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In the Days of Jesus

Tradition begins the story of Christianity with the birth of Jesus. Like all traditions, this story reflects a combination of history and legend, layers of religious interpretation and factual accounts. Virtually the only sources for understanding the life and personality of the historical Jesus are the books of the New Testament, which were composed in the second half of the first century, decades after his crucifixion. The authors of these works viewed Jesus as the Messiah and believed in his teachings; their mission was to spread the message of the new faith. They collected oral traditions and early writings, which emphasized the spiritual dimension of Jesus’ life, but were not overly concerned with historical fact.

In attempting to reconstruct the details of Jesus’ life on the basis of New Testament sources alone, it becomes apparent that our knowledge of the historical Jesus is full of gaps. Even the place and date of Jesus’ birth are uncertain. Archaeological evidence, too, has been unable to contribute much to the little we already know. Yet there seems to be no doubt that Jesus indeed lived some two thousand years ago, and that his personality and deeds were the catalyst for all that was to ensue after his death.

Our knowledge of life in the Land of Israel during the time of Jesus, the late Second Temple period, and of the major events of those decisive years is based on the writings of Josephus and on other literary sources, as well as extensive archaeological excavations conducted throughout the country, particularly in Jerusalem. This evidence has enabled us to reconstruct the atmosphere during the days of Jesus and his disciples, to understand the background to his sermons and the reasons for his censure, and to grasp the intense sense of messianic expectation that pervaded Jewish society in those years. In this section of the exhibition, we have attempted to present events from the life of Jesus against the backdrop of objects from that period, which have been unearthed in excavations in this country and which have an actual or presumed connection to his life story.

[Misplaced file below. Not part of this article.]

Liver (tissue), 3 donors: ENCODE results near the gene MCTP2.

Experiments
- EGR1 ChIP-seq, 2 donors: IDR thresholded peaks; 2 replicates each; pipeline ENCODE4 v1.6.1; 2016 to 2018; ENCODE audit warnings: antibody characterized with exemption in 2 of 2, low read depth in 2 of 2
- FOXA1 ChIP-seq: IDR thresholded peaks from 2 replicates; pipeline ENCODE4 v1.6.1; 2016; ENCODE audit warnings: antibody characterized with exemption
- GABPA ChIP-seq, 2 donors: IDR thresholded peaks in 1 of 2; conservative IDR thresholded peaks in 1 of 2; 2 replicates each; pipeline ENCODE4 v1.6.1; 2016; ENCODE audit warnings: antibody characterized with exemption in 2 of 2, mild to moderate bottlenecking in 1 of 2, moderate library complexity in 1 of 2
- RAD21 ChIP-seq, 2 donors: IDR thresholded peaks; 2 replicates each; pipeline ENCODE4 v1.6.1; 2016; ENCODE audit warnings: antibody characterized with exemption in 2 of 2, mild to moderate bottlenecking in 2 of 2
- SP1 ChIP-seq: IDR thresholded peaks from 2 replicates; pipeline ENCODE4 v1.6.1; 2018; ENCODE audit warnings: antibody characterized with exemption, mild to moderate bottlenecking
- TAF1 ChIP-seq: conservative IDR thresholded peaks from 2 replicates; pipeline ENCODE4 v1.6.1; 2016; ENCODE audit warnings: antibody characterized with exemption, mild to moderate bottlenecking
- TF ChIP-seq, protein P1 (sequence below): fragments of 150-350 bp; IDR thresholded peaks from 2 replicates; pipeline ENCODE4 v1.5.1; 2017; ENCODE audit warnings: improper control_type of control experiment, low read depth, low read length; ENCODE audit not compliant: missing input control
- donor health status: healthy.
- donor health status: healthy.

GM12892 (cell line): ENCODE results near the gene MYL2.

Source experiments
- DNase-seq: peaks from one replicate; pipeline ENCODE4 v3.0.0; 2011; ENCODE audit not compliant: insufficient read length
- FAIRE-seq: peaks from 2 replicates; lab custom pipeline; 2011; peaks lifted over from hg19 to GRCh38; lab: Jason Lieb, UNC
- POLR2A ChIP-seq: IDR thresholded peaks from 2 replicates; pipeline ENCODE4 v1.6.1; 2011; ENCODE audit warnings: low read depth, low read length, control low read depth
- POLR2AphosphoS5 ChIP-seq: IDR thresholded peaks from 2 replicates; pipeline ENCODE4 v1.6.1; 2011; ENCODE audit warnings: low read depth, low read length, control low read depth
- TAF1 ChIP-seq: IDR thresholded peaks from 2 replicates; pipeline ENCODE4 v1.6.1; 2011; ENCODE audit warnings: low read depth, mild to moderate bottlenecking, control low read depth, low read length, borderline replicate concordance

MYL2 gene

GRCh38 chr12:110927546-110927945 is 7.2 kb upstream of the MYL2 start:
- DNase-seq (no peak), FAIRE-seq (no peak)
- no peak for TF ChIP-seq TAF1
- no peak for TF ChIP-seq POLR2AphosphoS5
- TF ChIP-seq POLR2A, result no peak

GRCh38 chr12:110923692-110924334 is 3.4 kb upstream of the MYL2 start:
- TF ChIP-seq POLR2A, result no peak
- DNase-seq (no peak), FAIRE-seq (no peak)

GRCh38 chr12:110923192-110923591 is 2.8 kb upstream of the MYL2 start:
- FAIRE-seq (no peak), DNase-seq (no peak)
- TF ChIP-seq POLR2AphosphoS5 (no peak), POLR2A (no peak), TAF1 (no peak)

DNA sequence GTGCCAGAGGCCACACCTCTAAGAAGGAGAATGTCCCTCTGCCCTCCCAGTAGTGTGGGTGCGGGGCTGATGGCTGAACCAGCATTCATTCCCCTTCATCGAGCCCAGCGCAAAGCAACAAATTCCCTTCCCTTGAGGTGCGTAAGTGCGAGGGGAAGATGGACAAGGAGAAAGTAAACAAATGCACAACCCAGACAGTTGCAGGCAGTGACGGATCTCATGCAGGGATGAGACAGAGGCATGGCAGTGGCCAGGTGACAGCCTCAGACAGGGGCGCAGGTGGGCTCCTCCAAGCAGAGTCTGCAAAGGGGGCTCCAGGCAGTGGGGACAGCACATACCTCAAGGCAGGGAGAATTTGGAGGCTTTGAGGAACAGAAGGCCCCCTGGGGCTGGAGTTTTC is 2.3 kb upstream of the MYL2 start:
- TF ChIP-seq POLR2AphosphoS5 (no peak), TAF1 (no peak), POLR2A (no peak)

The Sea of Galilee in a photograph from the 19th century
Photo: Félix Bonfils, Israel Museum Collection, Gift of the Ministry of Foreign Affairs


Stone Ossuaries with the names of the Deceased in Hebrew, Aramaic and Greek

The custom of reburying the bones of the deceased in ossuaries was widespread among Jews of the late Second Temple period, particularly those living in Judea. Along the ossuary walls, relatives would carve the names of the interred in the languages spoken at that time – Hebrew, Aramaic, or Greek.

The ossuaries exhibited here bear names familiar to us from the New Testament, suggesting that the names of Jesus, his relatives, and his disciples were popular among the inhabitants of the land during this period.

Stone ossuary of
"Judas son of Jesus (Yeshua)"
Israel Antiquities Authority, 80-501
Photo: The Israel Museum, Jerusalem / by Avraham Hay

Names of deceased carved on ossuaries
Drawings: The Israel Museum, Jerusalem / by Pnina Arad

Jesus son of Alot

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In the Days of Jesus |In the Early Church |Pilgrimage |Images & Symbols |Monasticism in the Holy Land

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